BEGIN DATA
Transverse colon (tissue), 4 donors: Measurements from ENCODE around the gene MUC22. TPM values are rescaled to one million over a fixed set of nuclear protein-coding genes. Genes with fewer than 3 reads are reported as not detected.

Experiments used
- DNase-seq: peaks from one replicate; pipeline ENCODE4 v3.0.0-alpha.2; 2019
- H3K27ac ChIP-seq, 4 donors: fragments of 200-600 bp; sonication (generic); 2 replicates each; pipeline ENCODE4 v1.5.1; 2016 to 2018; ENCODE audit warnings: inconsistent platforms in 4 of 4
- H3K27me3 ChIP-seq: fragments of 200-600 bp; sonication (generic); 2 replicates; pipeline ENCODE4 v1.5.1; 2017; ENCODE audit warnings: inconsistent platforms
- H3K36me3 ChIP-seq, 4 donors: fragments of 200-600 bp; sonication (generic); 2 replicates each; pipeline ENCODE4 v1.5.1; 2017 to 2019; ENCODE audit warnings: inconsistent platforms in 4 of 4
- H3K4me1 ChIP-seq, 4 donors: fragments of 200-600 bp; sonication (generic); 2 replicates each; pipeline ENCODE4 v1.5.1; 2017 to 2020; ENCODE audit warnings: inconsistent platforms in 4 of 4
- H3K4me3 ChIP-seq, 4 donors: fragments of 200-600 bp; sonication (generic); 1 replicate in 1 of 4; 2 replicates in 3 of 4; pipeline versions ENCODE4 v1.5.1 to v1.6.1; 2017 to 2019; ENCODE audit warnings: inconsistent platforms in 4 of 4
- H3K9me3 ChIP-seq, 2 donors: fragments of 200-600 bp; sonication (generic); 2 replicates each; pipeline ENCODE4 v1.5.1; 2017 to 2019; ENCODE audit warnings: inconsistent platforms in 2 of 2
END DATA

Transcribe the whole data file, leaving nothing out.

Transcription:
Transverse colon (tissue), 4 donors: Measurements from ENCODE around the gene MUC22. TPM values are rescaled to one million over a fixed set of nuclear protein-coding genes. Genes with fewer than 3 reads are reported as not detected.

Experiments used
- DNase-seq: peaks from one replicate; pipeline ENCODE4 v3.0.0-alpha.2; 2019
- H3K27ac ChIP-seq, 4 donors: fragments of 200-600 bp; sonication (generic); 2 replicates each; pipeline ENCODE4 v1.5.1; 2016 to 2018; ENCODE audit warnings: inconsistent platforms in 4 of 4
- H3K27me3 ChIP-seq: fragments of 200-600 bp; sonication (generic); 2 replicates; pipeline ENCODE4 v1.5.1; 2017; ENCODE audit warnings: inconsistent platforms
- H3K36me3 ChIP-seq, 4 donors: fragments of 200-600 bp; sonication (generic); 2 replicates each; pipeline ENCODE4 v1.5.1; 2017 to 2019; ENCODE audit warnings: inconsistent platforms in 4 of 4
- H3K4me1 ChIP-seq, 4 donors: fragments of 200-600 bp; sonication (generic); 2 replicates each; pipeline ENCODE4 v1.5.1; 2017 to 2020; ENCODE audit warnings: inconsistent platforms in 4 of 4
- H3K4me3 ChIP-seq, 4 donors: fragments of 200-600 bp; sonication (generic); 1 replicate in 1 of 4; 2 replicates in 3 of 4; pipeline versions ENCODE4 v1.5.1 to v1.6.1; 2017 to 2019; ENCODE audit warnings: inconsistent platforms in 4 of 4
- H3K9me3 ChIP-seq, 2 donors: fragments of 200-600 bp; sonication (generic); 2 replicates each; pipeline ENCODE4 v1.5.1; 2017 to 2019; ENCODE audit warnings: inconsistent platforms in 2 of 2